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PA-AWWA Young Professionals committee hosted a bike tour of historic water infrastructure sites along the Schuylkill River in Philadelphia

 

On July 2018, the PA Section American Water Works Association Young Professionals committee hosted a bike tour of historic water infrastructure sites along the Schuylkill River in Philadelphia, Pennsylvania. About twenty water industry professionals participated in the tour. The group traveled about six miles by bike and visited five different water infrastructure sites. Participants leisurely rode their bikes along the Schuylkill River Trail system between stops. Philadelphia Water volunteers Jon Martin and Pat Perhosky provided a historical and technical perspective at each stop. At the end of the tour, everyone gathered at Parks on Tap, a traveling beer garden, at the former site of the now-demolished Spring Garden Water Works, once Philadelphia’s largest water pumping station in its time.

The tour began at the Fairmount Water Works. In the 1800s, the Water Works was a hugely popular tourist destination, showcasing the cutting edge of water technology of the day.  The Water Works went under several iterations from steam pumps, water wheels, and finally hydraulic turbines. The Water Works significantly changed the landscape of Philadelphia and the Schuylkill River. In the early 1821 the Fairmount Dam was constructed to provide hydraulic power for the water wheels, and resulted in a six-mile pond upstream. After it was decommissioned, the Water Works was home to one of the first aquariums in the country, then a public swimming pool, and ultimately the current Fairmount Water Works Interpretive Center, a must-see educational and historical attraction for any age.

After departing the Water Works, the group rode across the Martin Luther King Jr. Drive Bridge to the west side of the river. The next stop on the tour was the Fairmount Fish Ladder at the western edge of the Fairmount Dam. The fish ladder helps American Shad and other aquatic life access upper reaches of the Schuylkill River. Migratory fish used to be abundant in the river prior to the construction of the Fairmount Dam, but their population declined as the dam hampered their ability to spawn. The Fish Ladder was originally constructed in 1979 using some structural remnants of the Fairmount Canal Lock, and received major improvements in 2009. The improvements included hydraulic modifications that make it easier for Shad to locate and traverse the fish ladder.

Upon departing the fish ladder, the group continued upstream to a point beneath the Girard Avenue bridge. From this vantage, the site of the former Spring Garden Pumping Station was visible on the opposite side of the river. While this site would later become the final stop on the tour after crossing the river, the vantage from this side provided a great view of the still-intact intake structures and sluice gate operators along the river bank. Large-format historic photo boards were circulated among the participants at each stop. This provided a visual connection between what they were seeing, and what was being described about the past.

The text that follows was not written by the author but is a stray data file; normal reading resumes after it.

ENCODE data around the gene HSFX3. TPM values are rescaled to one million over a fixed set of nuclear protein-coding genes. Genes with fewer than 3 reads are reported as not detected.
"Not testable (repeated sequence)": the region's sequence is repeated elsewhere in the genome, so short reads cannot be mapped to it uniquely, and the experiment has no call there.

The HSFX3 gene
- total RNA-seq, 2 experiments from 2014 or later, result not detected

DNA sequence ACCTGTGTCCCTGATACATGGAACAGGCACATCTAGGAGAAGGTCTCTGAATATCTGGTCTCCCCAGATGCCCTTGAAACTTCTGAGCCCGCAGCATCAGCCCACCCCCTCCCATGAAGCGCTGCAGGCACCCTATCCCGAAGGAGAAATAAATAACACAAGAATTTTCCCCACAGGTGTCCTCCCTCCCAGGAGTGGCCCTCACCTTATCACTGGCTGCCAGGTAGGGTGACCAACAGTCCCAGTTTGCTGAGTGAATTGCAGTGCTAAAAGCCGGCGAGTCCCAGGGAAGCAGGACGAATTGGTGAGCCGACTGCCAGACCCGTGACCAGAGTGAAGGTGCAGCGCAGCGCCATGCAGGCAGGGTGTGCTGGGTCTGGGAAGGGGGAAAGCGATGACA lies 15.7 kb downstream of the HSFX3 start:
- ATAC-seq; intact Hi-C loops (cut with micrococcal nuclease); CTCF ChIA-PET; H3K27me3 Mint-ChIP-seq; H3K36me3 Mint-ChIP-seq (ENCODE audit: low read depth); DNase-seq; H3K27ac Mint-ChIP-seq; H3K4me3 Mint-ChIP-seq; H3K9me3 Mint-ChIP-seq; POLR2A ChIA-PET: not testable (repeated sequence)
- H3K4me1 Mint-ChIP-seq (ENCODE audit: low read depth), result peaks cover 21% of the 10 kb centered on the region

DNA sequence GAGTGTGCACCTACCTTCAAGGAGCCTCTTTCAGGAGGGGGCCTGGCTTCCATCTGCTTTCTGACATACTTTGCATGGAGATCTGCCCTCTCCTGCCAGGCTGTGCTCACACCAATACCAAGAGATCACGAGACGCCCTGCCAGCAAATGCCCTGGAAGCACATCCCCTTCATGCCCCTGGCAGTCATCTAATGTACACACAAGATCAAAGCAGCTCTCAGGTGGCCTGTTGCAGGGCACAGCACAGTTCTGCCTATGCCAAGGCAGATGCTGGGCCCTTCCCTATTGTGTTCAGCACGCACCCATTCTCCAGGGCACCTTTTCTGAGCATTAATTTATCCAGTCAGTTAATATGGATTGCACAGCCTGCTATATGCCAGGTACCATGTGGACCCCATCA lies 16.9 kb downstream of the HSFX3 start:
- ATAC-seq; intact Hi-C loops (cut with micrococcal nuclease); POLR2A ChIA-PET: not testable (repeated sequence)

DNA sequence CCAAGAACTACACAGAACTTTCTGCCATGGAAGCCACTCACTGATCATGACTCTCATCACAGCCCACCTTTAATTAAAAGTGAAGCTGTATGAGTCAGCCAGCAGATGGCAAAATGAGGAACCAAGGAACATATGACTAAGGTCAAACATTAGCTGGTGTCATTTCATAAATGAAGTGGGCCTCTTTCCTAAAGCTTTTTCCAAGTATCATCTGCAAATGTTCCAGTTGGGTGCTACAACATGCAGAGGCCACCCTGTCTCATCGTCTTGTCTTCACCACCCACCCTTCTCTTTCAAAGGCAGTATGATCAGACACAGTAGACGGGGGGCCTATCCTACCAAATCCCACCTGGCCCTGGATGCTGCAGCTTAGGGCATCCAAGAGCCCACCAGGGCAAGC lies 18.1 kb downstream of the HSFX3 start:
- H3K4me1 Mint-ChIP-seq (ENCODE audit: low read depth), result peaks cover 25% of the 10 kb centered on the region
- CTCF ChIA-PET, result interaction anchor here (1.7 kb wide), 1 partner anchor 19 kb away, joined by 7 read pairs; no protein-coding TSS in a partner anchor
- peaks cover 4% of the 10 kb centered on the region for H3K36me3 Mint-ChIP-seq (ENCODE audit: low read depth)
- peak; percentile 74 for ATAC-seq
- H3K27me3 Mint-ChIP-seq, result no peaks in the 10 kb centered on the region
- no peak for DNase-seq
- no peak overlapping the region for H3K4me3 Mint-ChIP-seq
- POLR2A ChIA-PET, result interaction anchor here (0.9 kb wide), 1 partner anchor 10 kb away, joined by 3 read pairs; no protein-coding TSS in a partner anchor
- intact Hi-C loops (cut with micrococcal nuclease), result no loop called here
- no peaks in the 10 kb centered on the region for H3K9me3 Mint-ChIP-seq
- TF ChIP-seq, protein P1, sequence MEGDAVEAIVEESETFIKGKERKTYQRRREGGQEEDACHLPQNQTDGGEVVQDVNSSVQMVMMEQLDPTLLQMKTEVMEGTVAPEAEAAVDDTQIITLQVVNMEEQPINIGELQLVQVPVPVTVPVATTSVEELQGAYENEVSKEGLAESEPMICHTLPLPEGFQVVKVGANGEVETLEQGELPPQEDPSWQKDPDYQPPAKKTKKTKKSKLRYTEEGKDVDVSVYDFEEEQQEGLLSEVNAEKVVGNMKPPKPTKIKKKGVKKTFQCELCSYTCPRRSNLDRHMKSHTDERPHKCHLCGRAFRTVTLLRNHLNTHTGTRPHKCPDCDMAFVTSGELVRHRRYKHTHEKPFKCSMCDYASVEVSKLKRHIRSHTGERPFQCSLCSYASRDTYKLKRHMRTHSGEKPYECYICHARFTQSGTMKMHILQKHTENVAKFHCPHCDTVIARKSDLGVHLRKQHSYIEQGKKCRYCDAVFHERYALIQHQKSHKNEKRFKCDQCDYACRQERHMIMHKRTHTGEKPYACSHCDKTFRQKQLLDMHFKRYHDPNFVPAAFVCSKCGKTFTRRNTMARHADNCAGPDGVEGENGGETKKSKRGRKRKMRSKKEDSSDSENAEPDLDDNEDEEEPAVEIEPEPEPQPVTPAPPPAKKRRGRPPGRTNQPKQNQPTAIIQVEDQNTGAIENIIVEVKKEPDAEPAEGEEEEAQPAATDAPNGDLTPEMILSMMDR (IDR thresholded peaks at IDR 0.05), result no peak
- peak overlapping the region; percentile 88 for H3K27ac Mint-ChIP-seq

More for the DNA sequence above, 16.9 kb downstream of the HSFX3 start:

Next, the tour group continued upstream the Schuylkill River on the longest cycling segment to the Belmont Raw Water Pumping Station. The majestic brick building houses many pumps that lift water from the Schuylkill River up to the Belmont Treatment Plant in West Philadelphia. A neighboring steam boiler house existed on the site well into the 1900s until the conversion to electric motors took place. The current building is actually steel with a brick facade, which affords a column free footprint. Participants were shown historic construction photographs revealing the now-hidden steel skeleton.

From this point, participants choose from two options to reach the final destination. Some continued upstream the Schuylkill River to the Falls Bridge and then took Kelly Drive back downstream, in what was dubbed the “scenic route”. This route catered to avid cyclists who wanted to enjoy a longer ride along the upper reaches of the Schuylkill River Trail. Others opted to ride back down Martin Luther King Jr. Drive to cross the Girard Avenue Bridge to the other side of the river. Those who crossed the Girard Avenue Bridge were taken to another water infrastructure destination, the East Park Booster Station. While the pump station is not very large, it plays an important role in ensuring adequate water pressure for other parts of the city.

The final leg of the journey was a short ride down Brewery Hill Drive off of Girard Avenue to the Glendinning Rock Garden, a public park adjacent to the Schuylkill River. The park is the former site of the Spring Garden Water Works. Very little surface infrastructure remains other than a cobble driveway and the intakes observed from across the river. The park is relatively flat and is nestled between two rock outcroppings, and was surely an ideal spot for a fresh water intake. Parks on Tap, Philadelphia’s own traveling beer garden which pops up at a different public park each week during the summer, was held at Glendinning Rock Garden for the first time.

The bike tour was an excellent opportunity to get a close look at water infrastructure and learn about its history. We hope the participants think of these areas next time they bike past them, and take some time to stop and read some of the historical placards and monuments that commemorate the city’s water history. Due to the high level of interest and positive feedback of the event, the organizers are looking into holding the event again so that more people can enjoy the recreational and educational experience.

 

 

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